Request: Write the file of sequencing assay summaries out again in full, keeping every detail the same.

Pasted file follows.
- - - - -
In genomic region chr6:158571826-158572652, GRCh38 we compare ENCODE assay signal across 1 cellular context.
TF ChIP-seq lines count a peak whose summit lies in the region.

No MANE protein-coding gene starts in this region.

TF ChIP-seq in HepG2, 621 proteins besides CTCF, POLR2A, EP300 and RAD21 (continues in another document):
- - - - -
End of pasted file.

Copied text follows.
In genomic region chr6:158571826-158572652, GRCh38 we compare ENCODE assay signal across 1 cellular context.
TF ChIP-seq lines count a peak whose summit lies in the region.

No MANE protein-coding gene starts in this region.

TF ChIP-seq in HepG2, 621 proteins besides CTCF, POLR2A, EP300 and RAD21 (continues in another document):